This is particularly true in the heartland of the region, Iraq, where Washington has absorbed at least 27 rocket and drone strikes since January. The strikes emanate from Iran-backed militias, with a meager response ratio from Washington that indicates a preference to strike in Syria. America treats Syria as a free-fire zone, versus Iraq, where a response would have manifestly greater impact, but comes with greater risks.

The U.S. should also coordinate closely with Israel and the Arab states in the Persian Gulf on stemming and responding to Iranian attacks. Israeli and American intelligence officials have reportedly been in touch on developing contingencies and offsets should diplomacy fail. Washington should hold similar meetings with Saudi Arabia, Bahrain, and the United Arab Emirates, home to American bases and countries which serve on the frontlines of any potential conflict with Iran.

There are countless other areas that require greater American attention, such as the regime’s hostage diplomacy, assassination of dissidents, and foreign kidnapping plots. America must also not miss the opportunity to better align its ideals and interests and support the Iranian population when it takes to the streets.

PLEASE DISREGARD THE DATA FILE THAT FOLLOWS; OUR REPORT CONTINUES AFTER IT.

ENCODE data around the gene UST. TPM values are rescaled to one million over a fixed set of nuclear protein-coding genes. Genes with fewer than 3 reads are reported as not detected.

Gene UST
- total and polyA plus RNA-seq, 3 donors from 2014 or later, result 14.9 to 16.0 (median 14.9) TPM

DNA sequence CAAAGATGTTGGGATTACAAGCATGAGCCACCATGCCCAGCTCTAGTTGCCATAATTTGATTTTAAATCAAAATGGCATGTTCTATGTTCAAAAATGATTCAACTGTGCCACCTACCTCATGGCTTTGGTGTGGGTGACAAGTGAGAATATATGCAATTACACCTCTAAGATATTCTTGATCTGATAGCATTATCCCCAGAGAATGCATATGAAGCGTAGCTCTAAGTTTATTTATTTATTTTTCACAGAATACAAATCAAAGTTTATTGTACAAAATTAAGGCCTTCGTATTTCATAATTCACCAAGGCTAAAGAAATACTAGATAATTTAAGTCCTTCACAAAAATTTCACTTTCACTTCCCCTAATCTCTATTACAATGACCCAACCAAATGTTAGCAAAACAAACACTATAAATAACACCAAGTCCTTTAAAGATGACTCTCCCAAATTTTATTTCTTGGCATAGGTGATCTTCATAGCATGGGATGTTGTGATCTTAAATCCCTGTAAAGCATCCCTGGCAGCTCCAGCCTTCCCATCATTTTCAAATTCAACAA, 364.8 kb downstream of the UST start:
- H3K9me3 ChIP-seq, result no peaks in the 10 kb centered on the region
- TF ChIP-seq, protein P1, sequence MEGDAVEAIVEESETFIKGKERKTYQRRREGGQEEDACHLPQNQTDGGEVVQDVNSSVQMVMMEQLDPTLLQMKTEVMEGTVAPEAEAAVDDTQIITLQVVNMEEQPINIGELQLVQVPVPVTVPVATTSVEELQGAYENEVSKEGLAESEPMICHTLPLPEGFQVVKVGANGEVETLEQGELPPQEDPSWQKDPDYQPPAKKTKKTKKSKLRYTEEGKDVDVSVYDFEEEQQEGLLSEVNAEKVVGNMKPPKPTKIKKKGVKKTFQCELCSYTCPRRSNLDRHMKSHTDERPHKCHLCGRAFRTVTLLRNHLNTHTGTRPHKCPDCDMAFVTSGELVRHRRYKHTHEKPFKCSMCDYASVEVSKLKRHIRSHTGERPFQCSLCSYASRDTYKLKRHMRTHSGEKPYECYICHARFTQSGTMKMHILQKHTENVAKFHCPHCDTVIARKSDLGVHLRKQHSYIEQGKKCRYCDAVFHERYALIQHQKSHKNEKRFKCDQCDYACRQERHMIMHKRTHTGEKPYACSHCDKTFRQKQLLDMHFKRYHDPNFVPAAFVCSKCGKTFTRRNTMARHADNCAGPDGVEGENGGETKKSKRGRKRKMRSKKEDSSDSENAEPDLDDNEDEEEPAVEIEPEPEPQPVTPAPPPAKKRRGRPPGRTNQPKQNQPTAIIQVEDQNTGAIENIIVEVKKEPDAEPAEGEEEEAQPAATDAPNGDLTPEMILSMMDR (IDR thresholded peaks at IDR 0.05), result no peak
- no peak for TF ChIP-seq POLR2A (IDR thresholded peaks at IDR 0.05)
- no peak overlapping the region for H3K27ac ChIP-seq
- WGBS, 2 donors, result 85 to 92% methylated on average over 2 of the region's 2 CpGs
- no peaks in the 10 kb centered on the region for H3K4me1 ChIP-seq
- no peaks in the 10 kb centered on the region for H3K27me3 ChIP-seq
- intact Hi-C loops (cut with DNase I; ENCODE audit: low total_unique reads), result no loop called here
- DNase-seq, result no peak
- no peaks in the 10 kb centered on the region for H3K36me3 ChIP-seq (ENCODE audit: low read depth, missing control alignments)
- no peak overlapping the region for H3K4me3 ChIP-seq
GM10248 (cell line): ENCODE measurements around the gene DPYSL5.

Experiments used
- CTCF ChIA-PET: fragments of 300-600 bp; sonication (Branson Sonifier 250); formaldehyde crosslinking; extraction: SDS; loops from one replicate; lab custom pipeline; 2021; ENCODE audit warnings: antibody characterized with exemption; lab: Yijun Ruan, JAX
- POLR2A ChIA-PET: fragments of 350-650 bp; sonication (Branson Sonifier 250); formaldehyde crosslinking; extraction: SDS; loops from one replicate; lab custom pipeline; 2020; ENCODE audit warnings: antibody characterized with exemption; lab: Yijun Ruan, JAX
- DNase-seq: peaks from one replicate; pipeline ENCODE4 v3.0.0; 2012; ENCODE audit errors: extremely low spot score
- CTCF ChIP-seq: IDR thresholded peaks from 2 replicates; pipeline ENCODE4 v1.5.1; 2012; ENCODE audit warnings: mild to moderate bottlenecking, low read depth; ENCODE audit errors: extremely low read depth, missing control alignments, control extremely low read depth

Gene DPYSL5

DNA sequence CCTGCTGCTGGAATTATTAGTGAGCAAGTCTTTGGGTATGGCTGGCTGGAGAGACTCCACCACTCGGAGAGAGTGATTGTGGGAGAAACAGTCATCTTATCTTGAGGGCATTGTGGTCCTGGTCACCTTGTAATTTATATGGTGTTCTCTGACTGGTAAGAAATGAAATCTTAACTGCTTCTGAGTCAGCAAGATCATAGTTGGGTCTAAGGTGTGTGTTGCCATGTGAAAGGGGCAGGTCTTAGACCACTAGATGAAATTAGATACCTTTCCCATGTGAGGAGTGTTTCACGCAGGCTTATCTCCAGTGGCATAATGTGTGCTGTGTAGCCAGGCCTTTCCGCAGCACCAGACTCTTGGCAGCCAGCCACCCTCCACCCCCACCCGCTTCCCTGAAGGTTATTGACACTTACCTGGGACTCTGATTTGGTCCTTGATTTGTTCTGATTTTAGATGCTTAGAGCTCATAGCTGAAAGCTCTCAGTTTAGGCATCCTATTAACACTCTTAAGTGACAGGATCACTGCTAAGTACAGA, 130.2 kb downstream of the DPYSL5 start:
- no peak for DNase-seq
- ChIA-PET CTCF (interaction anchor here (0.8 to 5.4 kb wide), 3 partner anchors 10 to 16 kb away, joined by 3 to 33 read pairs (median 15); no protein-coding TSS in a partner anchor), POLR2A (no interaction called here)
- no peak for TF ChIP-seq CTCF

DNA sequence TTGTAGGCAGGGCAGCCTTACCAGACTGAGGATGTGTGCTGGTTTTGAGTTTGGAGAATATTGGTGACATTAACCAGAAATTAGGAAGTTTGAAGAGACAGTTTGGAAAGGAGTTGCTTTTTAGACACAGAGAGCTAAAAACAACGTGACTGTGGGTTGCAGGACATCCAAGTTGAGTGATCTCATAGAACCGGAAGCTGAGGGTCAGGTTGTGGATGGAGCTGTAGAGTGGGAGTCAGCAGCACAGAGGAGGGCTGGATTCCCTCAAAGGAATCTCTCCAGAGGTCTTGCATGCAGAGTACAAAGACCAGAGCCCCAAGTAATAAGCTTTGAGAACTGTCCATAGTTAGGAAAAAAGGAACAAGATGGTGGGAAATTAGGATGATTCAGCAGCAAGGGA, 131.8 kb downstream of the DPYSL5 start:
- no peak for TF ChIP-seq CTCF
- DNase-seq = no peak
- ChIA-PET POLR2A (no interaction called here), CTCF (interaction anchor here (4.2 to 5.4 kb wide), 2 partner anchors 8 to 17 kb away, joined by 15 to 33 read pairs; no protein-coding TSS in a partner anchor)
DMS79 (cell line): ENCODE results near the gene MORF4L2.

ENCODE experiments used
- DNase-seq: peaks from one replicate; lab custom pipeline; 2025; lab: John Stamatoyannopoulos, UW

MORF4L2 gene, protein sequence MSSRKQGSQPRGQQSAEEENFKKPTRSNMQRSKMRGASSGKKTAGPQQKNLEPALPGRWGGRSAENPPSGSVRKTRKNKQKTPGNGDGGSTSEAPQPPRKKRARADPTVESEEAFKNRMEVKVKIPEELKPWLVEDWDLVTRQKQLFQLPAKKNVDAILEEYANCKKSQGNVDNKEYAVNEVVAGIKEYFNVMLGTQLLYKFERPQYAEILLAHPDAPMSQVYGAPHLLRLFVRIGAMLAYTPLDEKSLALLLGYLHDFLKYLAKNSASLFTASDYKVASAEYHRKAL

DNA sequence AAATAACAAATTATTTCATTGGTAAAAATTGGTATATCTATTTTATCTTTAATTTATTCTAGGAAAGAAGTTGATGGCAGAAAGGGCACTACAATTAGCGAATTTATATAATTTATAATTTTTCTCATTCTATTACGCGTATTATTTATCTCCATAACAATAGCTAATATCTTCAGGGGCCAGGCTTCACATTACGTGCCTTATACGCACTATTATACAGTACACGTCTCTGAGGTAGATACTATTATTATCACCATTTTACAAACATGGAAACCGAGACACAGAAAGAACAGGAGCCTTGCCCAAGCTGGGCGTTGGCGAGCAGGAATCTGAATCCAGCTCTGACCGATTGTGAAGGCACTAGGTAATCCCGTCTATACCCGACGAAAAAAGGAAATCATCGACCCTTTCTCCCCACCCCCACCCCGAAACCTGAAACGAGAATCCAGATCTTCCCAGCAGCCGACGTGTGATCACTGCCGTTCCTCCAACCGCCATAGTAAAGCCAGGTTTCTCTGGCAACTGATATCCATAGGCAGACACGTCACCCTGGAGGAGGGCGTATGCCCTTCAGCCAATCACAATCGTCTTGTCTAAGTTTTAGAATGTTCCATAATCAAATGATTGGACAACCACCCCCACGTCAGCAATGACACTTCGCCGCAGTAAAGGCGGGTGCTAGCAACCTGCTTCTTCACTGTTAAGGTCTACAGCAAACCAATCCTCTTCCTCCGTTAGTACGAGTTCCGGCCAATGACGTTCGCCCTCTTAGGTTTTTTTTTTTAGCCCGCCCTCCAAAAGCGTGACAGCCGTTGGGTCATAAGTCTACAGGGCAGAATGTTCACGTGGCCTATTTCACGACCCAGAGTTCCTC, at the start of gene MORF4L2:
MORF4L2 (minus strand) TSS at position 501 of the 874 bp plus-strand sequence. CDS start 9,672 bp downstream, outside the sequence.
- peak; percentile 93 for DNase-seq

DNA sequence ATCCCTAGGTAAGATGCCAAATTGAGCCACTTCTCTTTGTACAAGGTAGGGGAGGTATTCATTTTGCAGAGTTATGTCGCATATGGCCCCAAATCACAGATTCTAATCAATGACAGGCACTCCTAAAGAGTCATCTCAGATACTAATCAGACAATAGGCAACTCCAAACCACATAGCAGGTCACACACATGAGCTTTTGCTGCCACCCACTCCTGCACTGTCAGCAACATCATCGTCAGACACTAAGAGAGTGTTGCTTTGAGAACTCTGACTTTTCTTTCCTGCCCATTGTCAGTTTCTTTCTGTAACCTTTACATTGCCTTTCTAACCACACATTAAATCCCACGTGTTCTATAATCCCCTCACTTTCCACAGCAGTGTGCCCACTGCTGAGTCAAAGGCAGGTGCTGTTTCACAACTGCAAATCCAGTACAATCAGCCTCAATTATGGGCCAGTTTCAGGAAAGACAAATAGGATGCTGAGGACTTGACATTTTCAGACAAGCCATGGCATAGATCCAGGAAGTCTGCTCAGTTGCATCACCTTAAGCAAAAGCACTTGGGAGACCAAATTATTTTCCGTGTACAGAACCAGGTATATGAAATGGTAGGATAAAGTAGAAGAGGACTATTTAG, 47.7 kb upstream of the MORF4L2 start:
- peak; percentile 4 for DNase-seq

Despite more than six months of Washington turning the other cheek, Tehran remains defiant, in violation of its nuclear obligations, and continues to arm and equip terror and proxy groups who strike American and allied targets. Former Secretary of Defense James Mattis’ oft-cited quote, “The enemy gets a vote,” remains instructive. Tehran is unlikely to ditch its penchant for escalation and extortion so long as it yields results. In a sense, the Islamic Republic of Iran has voted. It’s time the administration admits that its Iran policy is not working, but it can still be salvaged.

Behnam Ben Taleblu is a senior fellow at the Foundation for Defense of Democracies (FDD), where Andrea Stricker is a research fellow. They contribute to FDD’s Iran program and have jointly written on Iran’s nuclear program and nonproliferation issues in the Middle East.

Behnam Ben Taleblu is a senior fellow at the Foundation for Defense of Democracies (FDD) in Washington D.C., where he contributes to FDD’S Center on Economic and Financial Power (CEFP) and Iran program.

Andrea Stricker is deputy director of the nonproliferation and biodefense program and a research fellow at the Foundation for Defense of Democracies (FDD). Follow her on Twitter @StrickerNonpro. FDD is a nonpartisan research institute focusing on national security and foreign policy.